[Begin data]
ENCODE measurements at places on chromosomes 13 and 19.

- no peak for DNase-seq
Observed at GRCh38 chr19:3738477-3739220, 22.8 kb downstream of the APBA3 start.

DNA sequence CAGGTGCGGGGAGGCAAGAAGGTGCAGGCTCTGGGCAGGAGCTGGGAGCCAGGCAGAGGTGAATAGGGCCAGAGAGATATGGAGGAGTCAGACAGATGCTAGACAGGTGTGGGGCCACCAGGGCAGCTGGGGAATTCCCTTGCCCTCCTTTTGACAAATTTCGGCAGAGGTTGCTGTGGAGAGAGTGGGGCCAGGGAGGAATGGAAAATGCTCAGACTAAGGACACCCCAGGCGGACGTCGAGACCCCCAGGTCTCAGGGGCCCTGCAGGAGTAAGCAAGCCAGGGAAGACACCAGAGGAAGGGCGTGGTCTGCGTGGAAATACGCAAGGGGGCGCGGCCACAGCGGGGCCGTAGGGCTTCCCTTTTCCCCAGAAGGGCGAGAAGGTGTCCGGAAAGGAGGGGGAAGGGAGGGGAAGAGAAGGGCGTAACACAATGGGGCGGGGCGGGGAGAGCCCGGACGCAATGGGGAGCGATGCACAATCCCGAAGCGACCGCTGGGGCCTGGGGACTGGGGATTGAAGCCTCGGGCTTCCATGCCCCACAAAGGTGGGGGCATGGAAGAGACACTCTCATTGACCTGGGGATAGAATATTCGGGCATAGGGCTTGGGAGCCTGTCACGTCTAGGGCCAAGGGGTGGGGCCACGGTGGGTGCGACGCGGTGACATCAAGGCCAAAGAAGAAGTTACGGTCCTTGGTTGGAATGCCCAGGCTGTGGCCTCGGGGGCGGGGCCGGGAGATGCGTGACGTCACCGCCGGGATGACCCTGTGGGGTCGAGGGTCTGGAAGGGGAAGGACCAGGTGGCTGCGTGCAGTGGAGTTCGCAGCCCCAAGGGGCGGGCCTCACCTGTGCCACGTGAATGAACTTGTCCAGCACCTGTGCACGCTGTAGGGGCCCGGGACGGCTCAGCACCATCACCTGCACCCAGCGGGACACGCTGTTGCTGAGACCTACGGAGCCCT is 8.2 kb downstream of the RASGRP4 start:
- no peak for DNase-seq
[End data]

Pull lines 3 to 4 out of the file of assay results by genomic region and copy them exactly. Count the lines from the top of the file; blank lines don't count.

Observed at GRCh38 chr19:3738477-3739220, 22.8 kb downstream of the APBA3 start.

DNA sequence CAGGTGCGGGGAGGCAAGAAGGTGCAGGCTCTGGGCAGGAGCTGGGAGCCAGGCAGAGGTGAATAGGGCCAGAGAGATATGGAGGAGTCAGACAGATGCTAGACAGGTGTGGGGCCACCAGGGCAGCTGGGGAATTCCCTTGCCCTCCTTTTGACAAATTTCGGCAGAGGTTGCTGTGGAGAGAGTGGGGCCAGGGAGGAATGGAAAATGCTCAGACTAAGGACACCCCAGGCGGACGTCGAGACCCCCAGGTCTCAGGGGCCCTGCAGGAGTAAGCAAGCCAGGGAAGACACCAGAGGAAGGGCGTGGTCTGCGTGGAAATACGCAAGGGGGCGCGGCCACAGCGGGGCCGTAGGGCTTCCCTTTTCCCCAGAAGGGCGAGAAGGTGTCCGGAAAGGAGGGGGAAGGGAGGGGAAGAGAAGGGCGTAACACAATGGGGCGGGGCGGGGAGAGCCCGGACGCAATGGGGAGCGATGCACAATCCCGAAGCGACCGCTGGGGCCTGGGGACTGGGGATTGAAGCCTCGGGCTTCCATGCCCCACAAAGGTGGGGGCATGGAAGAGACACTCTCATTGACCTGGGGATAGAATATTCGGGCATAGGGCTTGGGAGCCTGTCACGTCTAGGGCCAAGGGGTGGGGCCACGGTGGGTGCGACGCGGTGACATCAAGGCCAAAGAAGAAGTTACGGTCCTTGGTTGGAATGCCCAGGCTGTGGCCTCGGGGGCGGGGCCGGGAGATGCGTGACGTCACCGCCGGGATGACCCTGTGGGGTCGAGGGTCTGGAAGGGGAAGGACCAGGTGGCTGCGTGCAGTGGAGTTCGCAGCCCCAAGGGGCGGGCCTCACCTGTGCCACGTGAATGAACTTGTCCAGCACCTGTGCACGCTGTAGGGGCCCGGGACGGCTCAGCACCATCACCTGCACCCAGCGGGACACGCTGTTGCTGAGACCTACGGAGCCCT is 8.2 kb downstream of the RASGRP4 start: